Criteria for food

Promoting a regenerative food production system

Circular public procurement can influence the way food is produced by encouraging the adoption of regenerative food production.* Through a circular economy approach, your city government can tackle some of the main drivers of biodiversity loss by supporting a food system that stimulates regenerative food production, designs food with and for nature, and circulates valuable materials and nutrients. Contrary to the perception that regenerative food production leads to lower yields and higher costs, regenerative production has been found to be beneficial for yields and in some cases be more profitable than that of conventional food production systems.** Such an approach places priority on positive long-term outcomes for nature, as well as farmers’ livelihoods.

By reconnecting farmers to municipalities and engaging food designers, retailers, restaurants, and municipal entities that procure food (e.g.schools), your city government can support local farmers, and provide healthy food to your urban dwellers. By designing healthy menus for school canteens and procuring nutritious foods, your local authorities can also influence the food culture of future generations.

Questions to consider:

  • Can you procure food that has been produced regeneratively, including: + Locally produced ingredients where and when appropriate? + Diverse and/or seasonal ingredients? + Low impact and upcycled ingredients?

  • Can you make the most of food? For example: + Can you procure ingredients that are made from by-products of other processes or upcycled ingredients? + Can you utilise the whole value of the ingredients you purchase? + Do you have a strategy/plan in place to valorise food waste?


1) The Municipality of São Paulo connects a network of food system actors through its “Connect the Dots” programme. By procuring food grown on agroecological farms in the São Paulo peri-urban zone and surrounding region, it supports local farmers, provides accessible nutrition to vulnerable people, and transforms urban organic waste streams into organic fertilisers.

2) The City of Copenhagen is dedicated to ensuring its food and catering service is healthy, sustainable, and appetising. The City has a target to supply 90% organic food across its 900 municipal canteens. In 2014, the municipality ensured that bids for fruit and vegetable contracts would include a variety of different sorts, varieties, and types. This initiative was the Procura+ Award winning tender in 2016 for Sustainable Procurement of the Year.

3) The Municipality of Milan has taken a bold strategic approach to support a new food system. The Milan Food Policy supports the procurement of locally sourced food, produced by a consortium of farms on the outskirts of the city. By serving locally sourced food in the Milan school canteens, the city has cut down on transportation and supported local production.

4) For a school canteen in the town of Plavinu, the municipality decided to test a circular approach with their catering service contract for a three period. The procurement criteria were designed to increase nutrition and health, provide organic products, minimise waste and promote environmentally friendly transportation. The contract included an action plan to reduce plastic and food waste.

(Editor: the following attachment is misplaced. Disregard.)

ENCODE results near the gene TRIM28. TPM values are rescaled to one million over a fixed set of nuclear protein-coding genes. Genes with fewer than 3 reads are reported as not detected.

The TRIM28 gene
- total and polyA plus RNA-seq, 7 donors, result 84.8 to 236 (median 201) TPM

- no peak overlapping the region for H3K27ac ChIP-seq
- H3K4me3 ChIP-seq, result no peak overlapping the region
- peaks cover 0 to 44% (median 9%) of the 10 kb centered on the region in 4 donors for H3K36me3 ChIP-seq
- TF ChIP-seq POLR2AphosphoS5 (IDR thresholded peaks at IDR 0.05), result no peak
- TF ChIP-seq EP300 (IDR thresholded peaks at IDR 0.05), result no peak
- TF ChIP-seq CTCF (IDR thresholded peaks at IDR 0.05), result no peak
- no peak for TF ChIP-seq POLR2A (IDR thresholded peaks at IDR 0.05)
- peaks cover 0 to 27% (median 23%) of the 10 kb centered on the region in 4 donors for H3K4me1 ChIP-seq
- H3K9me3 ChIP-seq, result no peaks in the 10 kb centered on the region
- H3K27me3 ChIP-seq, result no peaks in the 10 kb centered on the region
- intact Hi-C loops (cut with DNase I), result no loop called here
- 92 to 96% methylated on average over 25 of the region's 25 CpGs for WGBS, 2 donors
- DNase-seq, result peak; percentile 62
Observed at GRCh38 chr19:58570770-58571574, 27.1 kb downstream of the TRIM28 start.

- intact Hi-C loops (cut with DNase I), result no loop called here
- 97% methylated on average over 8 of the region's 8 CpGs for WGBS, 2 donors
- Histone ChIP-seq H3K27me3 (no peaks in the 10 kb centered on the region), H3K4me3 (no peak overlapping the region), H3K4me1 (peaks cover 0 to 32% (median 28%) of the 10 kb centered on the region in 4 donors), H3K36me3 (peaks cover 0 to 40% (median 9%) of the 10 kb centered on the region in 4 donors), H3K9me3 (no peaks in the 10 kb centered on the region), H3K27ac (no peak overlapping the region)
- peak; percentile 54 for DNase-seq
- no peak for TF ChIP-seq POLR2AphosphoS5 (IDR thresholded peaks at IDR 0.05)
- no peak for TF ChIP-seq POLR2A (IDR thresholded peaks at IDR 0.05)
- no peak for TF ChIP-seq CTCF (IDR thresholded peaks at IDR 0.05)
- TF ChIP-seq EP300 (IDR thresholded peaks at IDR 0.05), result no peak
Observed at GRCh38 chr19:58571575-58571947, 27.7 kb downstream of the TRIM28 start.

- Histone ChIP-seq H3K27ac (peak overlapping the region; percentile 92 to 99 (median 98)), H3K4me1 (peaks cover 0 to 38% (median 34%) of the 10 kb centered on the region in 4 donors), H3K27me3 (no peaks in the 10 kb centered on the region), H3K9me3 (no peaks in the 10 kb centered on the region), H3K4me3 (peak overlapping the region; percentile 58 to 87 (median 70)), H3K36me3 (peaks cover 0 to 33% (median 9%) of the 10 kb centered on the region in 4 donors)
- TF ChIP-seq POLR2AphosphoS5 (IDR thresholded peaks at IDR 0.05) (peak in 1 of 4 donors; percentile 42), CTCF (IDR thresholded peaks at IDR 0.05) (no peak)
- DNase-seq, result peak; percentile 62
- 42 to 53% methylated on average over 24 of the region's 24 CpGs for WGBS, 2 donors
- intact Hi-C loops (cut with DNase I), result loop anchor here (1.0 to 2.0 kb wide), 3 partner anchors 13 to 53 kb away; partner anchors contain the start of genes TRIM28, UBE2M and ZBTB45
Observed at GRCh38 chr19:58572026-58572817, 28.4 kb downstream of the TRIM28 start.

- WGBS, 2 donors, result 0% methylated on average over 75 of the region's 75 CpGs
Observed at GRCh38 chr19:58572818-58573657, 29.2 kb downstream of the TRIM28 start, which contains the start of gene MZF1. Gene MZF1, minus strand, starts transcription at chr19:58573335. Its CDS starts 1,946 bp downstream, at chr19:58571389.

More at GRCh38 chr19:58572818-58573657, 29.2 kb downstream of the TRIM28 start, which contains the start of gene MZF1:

5) The City of Minneapolis aims to address racial inequities in employment, education, healthy food access and obesity. The Homegrown Minneapolis is a food programme that brings together key partners from local government, businesses, community organisations, and residents to grow, distribute and compost locally grown and sustainable foods.


  • The Ellen MacArthur Foundation’s self-assessment tool will support you in understanding specific solution areas to focus on. By taking part, you will be actively driving progress towards a thriving food system based on circular economy principles.

  • The Ellen MacArthur Foundation’s “Cities and Circular Economy for Food” report explores the benefits of the transition to a regenerative food system. The Foundation also has a series of stories from around the world of cities igniting a food system transformation.

  • The Ellen MacArthur Foundation’s “Big Food Redesign”report identifies the significant opportunity to catalyse a rapid transition towards a nature-positive food system. By exploring how circular design for food can be fully leveraged, and by analysing the economics of circular design opportunities for a select number of food types in the EU and the UK, it lays out what businesses and policymakers can do to accelerate progress on this agenda.

  • Learn about the true costs of the current food system and the catalytic role cities can play in creating a healthy, resilient system based on natural processes on the Ellen MacArthur Foundation’s Learning Hub.

* Regenerative production: refers to growing food in ways that generate positive outcomes for nature, which include but are not limited to: healthy and stable soils, improved local biodiversity, improved air and water quality. Farmers may draw from many different schools of thought such as regenerative agriculture, agroecology, agroforestry, and conservation agriculture to apply the best set of practices to drive regenerative outcomes on their land.

** Valeche-Altinel C., Wachholz C. and Engström M. (2021) A low-carbon and circular industry for Europe. Think 2030 policy paper by Ellen MacArthur Foundation and the Institute for European Environmental Policy, p.25.

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